Evanston Children’s Choir
Spertus Institute for Jewish Learning and Leadership
Vice Chair of the Board of Trustees
A Closer Look at Hope Chicago with Kevin Slaughter
Kevin Slaughter, a partner in LP’s Corporate Group, has served as outside general counsel for Hope Chicago since 2021. Hope Chicago is a first-of-its-kind scholarship model service Chicago students and their parents.
Q: What are Hope Chicago’s primary goals or mission?
A: Led by former Chicago Public Schools CEO Dr. Janice Jackson, Hope Chicago is committed to raising, investing, and deploying $1 billion in college scholarships and
support funding over the next decade, effectively creating pathways to economic success for multiple generations of Chicagoans. Hope Chicago supports economic
mobility for thousands of south, southwest, and west side Chicago families by providing access to a debt-free post-secondary education.
Q: Why do you support/work with Hope Chicago?
A: I, together with the entire LP-Hope Chicago team, serve as outside General Counsel to Hope Chicago. Generally, we provide advice concerning governance matters, intellectual property matters, and data security/privacy matters. We also draft and negotiate agreements between Hope Chicago and its partners, which include Chicago Public Schools (CPS), financial institutions, various service providers and other not-for-profit entities.
As the first member of my family to graduate from college and law school, I understand firsthand the importance of having a support system to achieve educational and professional goals. I have been where the Hope Scholars are now, and I know that education has the power to change the trajectory of a person’s life. But it takes more than education alone; it takes a support network, people who can help you understand the “unwritten rules” of career and professional development, and mentors who can guide you along the way. Hope Chicago provides all these things and more.
Q: What is one thing someone might not know about Hope Chicago or what it does?
A: Hope Chicago is a two-generation scholarship program. Through this program, Hope Chicago provides support for the parents of Hope Scholars to attend college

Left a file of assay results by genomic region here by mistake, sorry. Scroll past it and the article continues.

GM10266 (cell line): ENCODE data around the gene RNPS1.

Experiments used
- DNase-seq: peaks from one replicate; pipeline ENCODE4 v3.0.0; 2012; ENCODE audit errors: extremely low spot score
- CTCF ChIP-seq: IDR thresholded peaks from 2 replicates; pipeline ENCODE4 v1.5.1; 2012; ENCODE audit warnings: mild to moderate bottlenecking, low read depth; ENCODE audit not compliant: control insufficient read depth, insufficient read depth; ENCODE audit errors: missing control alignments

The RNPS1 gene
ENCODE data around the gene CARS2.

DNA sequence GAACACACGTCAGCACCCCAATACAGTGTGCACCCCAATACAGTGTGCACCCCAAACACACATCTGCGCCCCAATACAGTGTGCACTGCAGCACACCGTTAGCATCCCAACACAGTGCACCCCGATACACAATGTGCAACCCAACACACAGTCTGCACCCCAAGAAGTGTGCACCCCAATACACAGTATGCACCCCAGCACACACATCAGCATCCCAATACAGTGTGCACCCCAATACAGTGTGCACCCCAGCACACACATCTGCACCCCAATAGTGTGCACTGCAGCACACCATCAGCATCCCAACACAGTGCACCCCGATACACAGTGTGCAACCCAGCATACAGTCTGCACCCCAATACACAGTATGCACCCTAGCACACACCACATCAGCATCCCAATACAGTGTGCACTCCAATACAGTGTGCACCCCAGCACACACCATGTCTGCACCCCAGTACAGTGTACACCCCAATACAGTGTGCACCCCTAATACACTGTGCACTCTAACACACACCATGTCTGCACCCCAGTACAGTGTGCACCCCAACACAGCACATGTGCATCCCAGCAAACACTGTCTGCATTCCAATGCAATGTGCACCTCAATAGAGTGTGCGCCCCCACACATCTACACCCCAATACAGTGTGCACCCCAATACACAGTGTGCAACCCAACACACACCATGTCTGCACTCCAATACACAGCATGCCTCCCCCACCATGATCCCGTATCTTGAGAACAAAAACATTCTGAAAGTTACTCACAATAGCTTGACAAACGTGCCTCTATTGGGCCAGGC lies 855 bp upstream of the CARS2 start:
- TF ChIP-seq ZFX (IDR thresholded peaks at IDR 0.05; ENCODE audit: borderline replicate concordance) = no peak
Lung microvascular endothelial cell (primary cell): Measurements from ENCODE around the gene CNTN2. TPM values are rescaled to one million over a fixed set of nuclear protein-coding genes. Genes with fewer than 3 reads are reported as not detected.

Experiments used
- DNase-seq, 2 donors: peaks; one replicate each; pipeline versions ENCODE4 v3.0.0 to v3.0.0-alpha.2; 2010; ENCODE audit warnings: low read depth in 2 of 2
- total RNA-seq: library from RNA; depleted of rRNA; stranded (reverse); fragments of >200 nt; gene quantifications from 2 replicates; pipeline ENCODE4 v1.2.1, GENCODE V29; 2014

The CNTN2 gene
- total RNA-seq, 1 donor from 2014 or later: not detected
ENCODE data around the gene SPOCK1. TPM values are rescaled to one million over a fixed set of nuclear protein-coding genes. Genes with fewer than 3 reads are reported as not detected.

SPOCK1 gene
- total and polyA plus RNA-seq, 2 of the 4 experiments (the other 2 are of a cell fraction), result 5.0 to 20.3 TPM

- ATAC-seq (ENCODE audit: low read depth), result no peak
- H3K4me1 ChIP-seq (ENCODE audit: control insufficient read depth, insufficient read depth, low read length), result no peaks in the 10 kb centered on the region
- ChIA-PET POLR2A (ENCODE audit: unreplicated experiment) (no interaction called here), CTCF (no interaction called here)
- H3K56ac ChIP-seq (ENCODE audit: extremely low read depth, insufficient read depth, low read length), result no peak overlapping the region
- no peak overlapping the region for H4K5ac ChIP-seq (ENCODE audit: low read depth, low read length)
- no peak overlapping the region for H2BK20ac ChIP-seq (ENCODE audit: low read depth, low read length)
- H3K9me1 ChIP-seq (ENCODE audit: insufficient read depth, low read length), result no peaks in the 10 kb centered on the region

Q: When did you first begin working with Hope Chicago?
A: Fall 2021
Q: What direct impact have you seen Hope Chicago have on the community?
A: For every 100 students who enter a CPS high school, only 27 will earn a degree. Hope Chicago provides hope for students who, without organizations like Hope Chicago, would have no way to pay for college. As an early proof point of this idea, 74% of Hope Chicago’s first cohort, who graduated high school in 2022, enrolled in postsecondary education, compared with an average historical rate of 57%. The increased enrollment was even larger among students with GPAs of 2.0-3.0, who frequently lack access to the limited other scholarships available. Hope Chicago has highlighted the challenges facing CPS students and has generated a tremendous amount of public support to address these challenges.
Q: What advice would you have for someone who wants to support Hope Chicago?
A: Do it! There are numerous opportunities for direct service providers to provide Hope Scholars the non-financial support they need to pursue their post-secondary ambitions
Q: What are Hope Chicago’s goals for 2023?
A: In 2022, Hope Chicago supported 670 students in enrolling in college or vocational programs debt-free. In 2023, Hope Chicago will support its inaugural class through their post-secondary transition and ensure they return for their second year, as well. Meanwhile, Hope Chicago will support the second class of Hope Scholars — approximately 950 current 12th graders — as they make decisions about their educational futures. As part of the Hope Chicago program, a parent or guardian of each Hope Scholar is also eligible for a debt-free postsecondary education, including degree or certificate programs or shorter-duration job preparation programs. This Parent Scholars program will officially launch in early 2023, as well.
For more information, visit hopechicago.org.
A Closer Look at ACLU of Illinois with Laura Friedel
Laura Friedel, a partner in LP’s Employment & Executive Compensation Group, has served on the Board of Trustees for ACLU of Illinois since January 2022. The ACLU of Illinois is a non-partisan, non-profit organization dedicated to protecting the liberties guaranteed by the U.S. Constitution, the state Constitution, and state/federal human rights laws.
Q: What are ACLU of Illinois’s primary goals or mission?
A: As a non-partisan organization, the primary mission of ACLU of Illinois (ACLU) is to protect the liberties guaranteed by the U.S. Constitution, the Illinois Constitution, and state and federal human rights laws. The ACLU accomplishes this through litigation, lobbying, and educating the public on a broad array of civil liberties issues. The ACLU’s current priorities include, among other things, voting rights, criminal justice reform, and reproductive health rights.